Self-Organized Complementary Coordination: Dynamics of an Interpersonal Collision-Avoidance Task
Center for Cognition, Action, & Perception and University of Cincinnati, USA
(†) Department of Psychology, College of the Holy Cross, USA
E-mail: firstname.lastname@example.org, email@example.com, firstname.lastname@example.org, email@example.com, firstname.lastname@example.org
The current study investigated the movement dynamics of a complementary collision-avoidance task. Participant pairs performed a repetitive targeting task in which they moved computer stimuli back and forth between sets of target locations without colliding into each other. Pairs converged onto a stable relative phase relationship of around 35°, with one participant spontaneously adopting the role of "phase leader" and the other participant adopting the role of "phase follower". In addition, those participants who adopted the role of phase leader tended to exhibit more of a straight-line trajectory between targets, whereas participants who adopted the role of phase follower tended to exhibit a more elliptical trajectory. This role differentiation was essential to task success and reflected the spontaneous relaxation and recruitment of available movement degrees-of-freedom defined across the joint-action system.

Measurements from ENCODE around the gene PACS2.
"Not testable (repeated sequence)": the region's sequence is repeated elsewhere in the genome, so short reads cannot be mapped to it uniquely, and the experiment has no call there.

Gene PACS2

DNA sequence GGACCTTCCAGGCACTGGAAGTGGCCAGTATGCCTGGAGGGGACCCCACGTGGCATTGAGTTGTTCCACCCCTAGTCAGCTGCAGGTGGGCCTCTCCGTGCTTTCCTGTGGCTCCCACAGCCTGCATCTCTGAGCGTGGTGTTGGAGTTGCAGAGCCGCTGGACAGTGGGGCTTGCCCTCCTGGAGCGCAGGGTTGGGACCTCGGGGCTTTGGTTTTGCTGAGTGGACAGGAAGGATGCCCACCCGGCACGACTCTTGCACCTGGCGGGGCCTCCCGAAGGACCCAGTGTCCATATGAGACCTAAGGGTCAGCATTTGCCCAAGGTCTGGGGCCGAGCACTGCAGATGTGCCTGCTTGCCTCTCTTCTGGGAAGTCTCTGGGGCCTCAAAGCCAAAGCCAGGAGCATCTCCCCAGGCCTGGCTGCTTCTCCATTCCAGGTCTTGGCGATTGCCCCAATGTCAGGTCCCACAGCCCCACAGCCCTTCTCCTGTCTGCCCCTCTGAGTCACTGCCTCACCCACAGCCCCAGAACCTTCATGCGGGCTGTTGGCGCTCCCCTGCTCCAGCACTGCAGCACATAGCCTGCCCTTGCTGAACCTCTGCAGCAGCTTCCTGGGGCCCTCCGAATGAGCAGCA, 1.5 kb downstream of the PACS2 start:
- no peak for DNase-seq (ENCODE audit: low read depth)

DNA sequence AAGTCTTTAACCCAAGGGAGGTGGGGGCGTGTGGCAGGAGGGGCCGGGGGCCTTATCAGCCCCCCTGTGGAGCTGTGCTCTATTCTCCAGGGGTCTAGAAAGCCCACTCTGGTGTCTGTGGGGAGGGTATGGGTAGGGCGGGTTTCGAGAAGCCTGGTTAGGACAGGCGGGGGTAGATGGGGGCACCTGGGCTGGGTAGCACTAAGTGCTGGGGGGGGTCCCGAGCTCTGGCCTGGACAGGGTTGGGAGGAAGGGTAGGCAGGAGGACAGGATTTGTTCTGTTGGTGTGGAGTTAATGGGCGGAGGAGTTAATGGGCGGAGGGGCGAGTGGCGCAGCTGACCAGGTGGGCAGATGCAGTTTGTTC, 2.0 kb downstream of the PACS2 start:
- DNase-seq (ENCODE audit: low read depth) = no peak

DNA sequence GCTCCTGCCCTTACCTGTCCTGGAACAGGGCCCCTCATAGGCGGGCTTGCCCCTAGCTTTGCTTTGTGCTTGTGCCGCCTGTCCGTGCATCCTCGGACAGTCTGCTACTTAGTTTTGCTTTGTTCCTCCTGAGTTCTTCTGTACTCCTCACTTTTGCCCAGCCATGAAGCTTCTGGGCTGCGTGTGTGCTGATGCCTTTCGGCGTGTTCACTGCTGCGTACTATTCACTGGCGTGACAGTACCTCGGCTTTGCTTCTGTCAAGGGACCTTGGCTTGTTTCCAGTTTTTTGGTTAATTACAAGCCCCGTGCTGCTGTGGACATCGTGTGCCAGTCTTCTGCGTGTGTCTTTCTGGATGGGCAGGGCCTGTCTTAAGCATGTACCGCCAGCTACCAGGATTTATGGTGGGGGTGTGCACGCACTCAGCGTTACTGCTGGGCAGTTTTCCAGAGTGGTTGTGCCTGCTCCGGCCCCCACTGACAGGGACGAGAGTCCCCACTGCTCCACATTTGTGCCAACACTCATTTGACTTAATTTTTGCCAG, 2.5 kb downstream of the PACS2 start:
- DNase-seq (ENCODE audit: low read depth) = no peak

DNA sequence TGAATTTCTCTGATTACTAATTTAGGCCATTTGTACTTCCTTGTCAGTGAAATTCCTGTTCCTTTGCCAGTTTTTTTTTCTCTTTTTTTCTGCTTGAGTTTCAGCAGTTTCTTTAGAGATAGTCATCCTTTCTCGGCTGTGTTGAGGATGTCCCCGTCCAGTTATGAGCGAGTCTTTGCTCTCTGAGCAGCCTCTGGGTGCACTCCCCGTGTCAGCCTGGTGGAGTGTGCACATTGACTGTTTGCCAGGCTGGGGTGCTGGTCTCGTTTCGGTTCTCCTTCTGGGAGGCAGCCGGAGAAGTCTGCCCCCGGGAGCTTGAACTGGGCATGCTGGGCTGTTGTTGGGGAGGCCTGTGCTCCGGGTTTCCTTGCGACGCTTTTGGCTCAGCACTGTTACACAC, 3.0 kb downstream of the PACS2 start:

© Owned by the authors, published by EDP Sciences, 2011